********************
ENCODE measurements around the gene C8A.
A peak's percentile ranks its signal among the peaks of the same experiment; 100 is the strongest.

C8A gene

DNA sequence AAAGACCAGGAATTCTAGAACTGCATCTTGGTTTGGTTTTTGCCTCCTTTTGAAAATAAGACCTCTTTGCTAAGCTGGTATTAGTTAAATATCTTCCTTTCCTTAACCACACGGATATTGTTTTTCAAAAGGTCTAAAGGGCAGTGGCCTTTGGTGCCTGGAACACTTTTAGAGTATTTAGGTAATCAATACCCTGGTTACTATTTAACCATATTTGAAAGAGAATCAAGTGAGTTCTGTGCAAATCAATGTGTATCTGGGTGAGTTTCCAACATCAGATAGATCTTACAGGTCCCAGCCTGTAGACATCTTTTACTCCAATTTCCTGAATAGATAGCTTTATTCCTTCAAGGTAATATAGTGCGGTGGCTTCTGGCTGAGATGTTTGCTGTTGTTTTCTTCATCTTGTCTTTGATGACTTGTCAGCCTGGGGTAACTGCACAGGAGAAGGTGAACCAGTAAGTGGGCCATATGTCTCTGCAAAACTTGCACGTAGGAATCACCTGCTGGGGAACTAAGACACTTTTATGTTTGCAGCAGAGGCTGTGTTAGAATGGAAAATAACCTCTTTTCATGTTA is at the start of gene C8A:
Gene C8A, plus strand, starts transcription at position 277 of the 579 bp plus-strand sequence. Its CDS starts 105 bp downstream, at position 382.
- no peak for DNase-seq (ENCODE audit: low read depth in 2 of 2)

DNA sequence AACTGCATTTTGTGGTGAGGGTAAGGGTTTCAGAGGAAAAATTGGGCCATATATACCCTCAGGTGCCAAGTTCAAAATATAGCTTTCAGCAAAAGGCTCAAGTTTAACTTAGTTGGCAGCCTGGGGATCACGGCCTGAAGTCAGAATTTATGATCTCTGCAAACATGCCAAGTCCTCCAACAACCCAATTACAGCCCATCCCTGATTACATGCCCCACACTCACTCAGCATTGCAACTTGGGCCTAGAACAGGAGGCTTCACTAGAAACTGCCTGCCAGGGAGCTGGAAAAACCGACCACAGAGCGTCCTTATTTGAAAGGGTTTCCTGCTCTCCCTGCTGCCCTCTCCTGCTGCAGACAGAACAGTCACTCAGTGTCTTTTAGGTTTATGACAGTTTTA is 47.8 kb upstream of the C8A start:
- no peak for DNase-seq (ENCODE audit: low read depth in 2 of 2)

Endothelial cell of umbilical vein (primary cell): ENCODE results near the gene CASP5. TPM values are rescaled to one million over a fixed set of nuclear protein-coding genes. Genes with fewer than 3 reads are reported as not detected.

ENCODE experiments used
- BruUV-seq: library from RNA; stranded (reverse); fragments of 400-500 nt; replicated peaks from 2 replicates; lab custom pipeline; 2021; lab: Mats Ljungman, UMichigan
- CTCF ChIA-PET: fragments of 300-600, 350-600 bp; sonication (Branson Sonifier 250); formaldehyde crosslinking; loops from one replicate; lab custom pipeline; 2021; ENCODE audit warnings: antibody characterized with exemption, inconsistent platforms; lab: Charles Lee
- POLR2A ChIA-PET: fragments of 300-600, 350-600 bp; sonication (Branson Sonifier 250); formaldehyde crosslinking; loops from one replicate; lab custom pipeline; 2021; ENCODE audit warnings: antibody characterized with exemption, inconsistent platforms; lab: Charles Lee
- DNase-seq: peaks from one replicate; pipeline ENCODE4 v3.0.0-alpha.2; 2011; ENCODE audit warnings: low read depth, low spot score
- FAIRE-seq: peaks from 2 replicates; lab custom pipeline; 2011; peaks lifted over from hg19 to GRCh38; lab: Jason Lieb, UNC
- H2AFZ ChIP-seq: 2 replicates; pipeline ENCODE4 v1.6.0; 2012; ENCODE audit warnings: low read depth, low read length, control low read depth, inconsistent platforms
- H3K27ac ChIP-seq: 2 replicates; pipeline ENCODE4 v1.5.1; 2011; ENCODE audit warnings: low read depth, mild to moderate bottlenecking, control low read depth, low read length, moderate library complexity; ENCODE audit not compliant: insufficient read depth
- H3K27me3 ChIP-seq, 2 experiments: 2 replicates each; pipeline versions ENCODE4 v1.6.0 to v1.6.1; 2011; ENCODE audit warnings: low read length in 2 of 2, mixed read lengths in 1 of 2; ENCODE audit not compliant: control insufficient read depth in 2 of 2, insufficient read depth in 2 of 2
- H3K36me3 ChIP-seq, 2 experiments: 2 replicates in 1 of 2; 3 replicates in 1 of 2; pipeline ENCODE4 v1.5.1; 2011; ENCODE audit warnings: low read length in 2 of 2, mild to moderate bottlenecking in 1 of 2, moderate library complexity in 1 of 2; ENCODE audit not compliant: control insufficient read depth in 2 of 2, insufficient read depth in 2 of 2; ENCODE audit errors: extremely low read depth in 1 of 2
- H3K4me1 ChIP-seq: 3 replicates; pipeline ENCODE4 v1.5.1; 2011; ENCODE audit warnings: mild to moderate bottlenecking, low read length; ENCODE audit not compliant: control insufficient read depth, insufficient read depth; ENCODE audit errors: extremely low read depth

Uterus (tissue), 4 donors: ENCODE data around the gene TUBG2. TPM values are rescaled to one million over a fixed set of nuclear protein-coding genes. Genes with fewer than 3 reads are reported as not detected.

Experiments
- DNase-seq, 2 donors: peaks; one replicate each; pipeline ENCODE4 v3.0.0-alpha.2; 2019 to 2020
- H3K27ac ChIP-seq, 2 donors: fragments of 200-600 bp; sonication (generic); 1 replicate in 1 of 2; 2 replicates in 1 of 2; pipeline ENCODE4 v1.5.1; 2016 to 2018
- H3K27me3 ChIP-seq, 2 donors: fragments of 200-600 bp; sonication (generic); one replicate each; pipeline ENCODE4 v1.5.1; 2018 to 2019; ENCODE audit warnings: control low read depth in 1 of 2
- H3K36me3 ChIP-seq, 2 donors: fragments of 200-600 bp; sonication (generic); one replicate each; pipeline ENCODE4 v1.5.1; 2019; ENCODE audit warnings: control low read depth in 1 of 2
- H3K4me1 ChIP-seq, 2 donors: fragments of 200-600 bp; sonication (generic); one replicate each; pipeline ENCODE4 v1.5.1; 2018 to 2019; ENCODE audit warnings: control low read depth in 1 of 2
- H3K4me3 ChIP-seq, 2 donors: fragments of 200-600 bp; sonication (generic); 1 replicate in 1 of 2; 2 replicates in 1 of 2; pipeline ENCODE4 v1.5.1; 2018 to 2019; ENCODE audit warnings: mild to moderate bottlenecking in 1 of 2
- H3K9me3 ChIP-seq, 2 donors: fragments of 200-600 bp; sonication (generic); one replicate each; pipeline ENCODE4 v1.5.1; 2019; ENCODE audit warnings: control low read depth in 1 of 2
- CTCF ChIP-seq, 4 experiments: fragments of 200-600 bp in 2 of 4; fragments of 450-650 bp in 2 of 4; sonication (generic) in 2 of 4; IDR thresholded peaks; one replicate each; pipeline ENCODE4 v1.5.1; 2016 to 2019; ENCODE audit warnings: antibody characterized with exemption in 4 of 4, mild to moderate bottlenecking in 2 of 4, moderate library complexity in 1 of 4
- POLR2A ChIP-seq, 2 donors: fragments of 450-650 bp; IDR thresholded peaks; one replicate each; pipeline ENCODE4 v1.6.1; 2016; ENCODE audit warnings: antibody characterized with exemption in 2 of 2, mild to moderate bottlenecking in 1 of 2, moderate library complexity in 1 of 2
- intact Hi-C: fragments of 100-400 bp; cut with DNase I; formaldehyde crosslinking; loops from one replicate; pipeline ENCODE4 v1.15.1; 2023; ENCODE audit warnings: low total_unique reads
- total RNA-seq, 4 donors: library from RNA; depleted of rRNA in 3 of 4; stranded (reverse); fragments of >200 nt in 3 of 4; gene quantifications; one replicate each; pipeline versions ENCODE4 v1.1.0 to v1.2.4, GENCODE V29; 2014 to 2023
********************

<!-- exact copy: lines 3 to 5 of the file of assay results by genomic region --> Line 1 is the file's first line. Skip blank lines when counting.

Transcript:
C8A gene

DNA sequence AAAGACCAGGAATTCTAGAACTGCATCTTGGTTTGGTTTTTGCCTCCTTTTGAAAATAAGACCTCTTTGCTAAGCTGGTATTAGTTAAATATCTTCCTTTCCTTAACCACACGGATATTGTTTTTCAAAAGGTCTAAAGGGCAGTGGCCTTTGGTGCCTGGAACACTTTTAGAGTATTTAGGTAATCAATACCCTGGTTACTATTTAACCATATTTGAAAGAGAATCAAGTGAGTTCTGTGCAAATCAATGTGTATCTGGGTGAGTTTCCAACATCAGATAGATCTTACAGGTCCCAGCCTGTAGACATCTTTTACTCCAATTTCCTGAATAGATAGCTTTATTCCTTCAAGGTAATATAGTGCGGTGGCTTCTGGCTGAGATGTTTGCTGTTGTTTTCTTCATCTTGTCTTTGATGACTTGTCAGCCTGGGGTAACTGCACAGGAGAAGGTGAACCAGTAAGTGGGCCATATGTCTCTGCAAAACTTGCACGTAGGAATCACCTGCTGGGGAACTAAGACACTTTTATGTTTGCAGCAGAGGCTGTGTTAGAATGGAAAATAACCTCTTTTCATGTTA is at the start of gene C8A:
Gene C8A, plus strand, starts transcription at position 277 of the 579 bp plus-strand sequence. Its CDS starts 105 bp downstream, at position 382.